From Kawatiri Junction the convoy turned left for 4-5km before the turn-off for the major challenge of the day, the Porika Track.
After heading up the valley through farmland, the track became a proper dirt track, climbing up through beautiful native forest.
After earlier discussion with the 4WD crew about a ‘tricky’ side track, sometimes used by the hard-core 4WDer’s as a difficult alternative, we had decided that it would be too tough on the scooters, but once we pulled up to the turn-off, I couldn’t help announcing the ‘planed route’ or the ‘fun’ route!
No surprise that nearly everyone followed the ‘fun’ route, and fun was certainly had, with Caroline completely burying the front of her Scooter into the soft clay and requiring assistance from California’s finest.
The climb out was also a challenge due to the steep, dusty track and the fact that there was usually only one narrow option between the half meter deep ruts. This ensured there was plenty of pushing, spinning wheels, dust, smoke and sweat.
A little further on we reached the bush covered summit, but any relief from the riders was about to be short lived.
The hair-raising descent to the shore of Lake Rotoroa, was a long, very steep and rocky ride, and for many was probably the toughest part of the whole challenge. A Photo opportunity half way down overlooking the lake was also an opportunity to demonstrate how steep the going was.
Despite this, everyone managed to get down safely, and the shore of Lake Rotora was a fantastic spot to take a break and breath a sigh of relief.
Some time was taken out to fix the throttle on James ‘Mordor’’s Scooter Which meant he no longer had to battle on at ½ throttle (which, on a scooter is very nearly nothing at all). At the same time, Caroline ‘Whippet’ managed to break off her key in the ignition. Other keys were tried (it’s worked before!) to no avail, so off came the front cover for some ‘creative re-wiring’. The new wiring worked for starting the scooter, but as there is no kill switch, a piece of wiring had to be fashioned to ‘short’ the scooter whenever the scooter had to be turned off.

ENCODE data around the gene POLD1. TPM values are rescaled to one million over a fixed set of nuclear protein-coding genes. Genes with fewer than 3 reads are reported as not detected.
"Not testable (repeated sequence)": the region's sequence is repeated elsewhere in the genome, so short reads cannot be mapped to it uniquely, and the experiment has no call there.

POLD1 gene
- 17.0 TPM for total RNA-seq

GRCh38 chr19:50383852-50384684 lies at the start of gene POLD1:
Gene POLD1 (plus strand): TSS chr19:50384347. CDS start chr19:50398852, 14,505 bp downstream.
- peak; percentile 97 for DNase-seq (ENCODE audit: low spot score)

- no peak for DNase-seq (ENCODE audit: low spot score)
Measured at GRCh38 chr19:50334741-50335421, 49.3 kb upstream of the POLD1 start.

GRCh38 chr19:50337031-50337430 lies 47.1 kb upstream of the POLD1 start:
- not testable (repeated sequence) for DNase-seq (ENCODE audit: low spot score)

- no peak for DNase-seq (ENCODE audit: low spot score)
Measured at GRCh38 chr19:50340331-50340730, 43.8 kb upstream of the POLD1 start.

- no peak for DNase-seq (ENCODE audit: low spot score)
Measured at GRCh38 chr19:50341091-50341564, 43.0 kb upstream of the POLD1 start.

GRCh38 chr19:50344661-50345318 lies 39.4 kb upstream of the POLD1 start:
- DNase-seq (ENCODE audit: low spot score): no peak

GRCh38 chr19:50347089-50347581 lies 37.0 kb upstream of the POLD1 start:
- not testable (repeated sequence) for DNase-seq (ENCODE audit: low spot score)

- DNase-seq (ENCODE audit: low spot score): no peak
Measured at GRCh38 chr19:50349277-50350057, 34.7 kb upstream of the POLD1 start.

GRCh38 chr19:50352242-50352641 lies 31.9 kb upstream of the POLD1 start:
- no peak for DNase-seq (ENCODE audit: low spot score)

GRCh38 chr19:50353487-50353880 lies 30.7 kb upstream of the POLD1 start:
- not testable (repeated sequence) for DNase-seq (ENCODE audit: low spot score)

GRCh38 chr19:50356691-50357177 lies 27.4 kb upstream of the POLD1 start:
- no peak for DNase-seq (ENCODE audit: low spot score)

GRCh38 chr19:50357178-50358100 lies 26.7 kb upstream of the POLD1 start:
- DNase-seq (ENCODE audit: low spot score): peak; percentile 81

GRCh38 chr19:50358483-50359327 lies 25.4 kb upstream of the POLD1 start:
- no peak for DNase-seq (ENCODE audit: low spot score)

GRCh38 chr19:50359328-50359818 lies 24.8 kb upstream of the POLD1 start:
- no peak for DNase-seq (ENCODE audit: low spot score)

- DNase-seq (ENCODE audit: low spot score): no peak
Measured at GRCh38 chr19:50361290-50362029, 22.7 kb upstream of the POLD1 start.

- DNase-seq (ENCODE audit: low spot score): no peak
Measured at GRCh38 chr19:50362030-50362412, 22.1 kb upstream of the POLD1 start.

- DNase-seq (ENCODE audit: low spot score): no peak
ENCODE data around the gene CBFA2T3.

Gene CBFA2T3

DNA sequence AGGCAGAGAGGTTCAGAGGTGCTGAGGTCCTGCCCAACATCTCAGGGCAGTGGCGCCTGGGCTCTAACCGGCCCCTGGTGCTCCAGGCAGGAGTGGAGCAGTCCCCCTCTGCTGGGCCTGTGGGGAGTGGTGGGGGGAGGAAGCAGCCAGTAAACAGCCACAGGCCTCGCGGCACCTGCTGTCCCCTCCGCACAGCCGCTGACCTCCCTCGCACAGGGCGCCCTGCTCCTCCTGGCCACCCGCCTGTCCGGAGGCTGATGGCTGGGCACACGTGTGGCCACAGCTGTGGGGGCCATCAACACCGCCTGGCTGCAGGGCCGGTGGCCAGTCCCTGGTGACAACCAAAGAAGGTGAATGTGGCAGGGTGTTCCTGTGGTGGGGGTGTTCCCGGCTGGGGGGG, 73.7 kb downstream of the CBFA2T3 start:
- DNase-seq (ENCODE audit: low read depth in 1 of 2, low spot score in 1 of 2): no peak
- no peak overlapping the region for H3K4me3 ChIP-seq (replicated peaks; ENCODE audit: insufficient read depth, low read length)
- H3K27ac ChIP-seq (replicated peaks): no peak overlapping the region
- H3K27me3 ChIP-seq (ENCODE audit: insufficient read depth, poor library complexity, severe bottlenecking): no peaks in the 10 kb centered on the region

After feeding ourselves and the local sandfly population, it was off onto more gravel roads for the final leg through to Murchison. By this stage, everyone had become quite proficient at riding scooters on loose gravel roads and the challenge was no longer getting from A to B, but seeing how fast it could be achieved despite up’s and down’s, corner’s and bridges. One bridge in particular seemed to have a special attraction for Joseph who managed to over-cook the approach, slide into the spotless white barrier, and instead of bouncing back, managed to slide along the entire length of the barrier, leaving a long black mark. All this without letting up on the throttle… legend (although Joseph does seem to be getting more mention than most).
We arrived into Murchison under a dark, brooding sky in time to hit up the Caravan and Motor Home association rally for donations. Over 200 Caravans, Campers and Busses parked up in a field created quite a maze, but it was a great time to spread the word about what Project KPH are achieving.
Camp Mum Adrienne secured some great cabins at the local campground and it was a time for most to unwind, the rest to get to repairing scooters. Caroline was found virtually underneath her’s where she discovered the source of the growing noise was the exhaust attempting to abandon ship.
The main exhaust mount had completely broken off the engine and was only held on by two loose bolts. a makeshift repair was made but it was a matter of fingers crossed from here on in.
Dinner in the local Pub preceded the Australia – Wales semi-final on the big screen, with Wales not quite up to the task despite a supportive local crowd.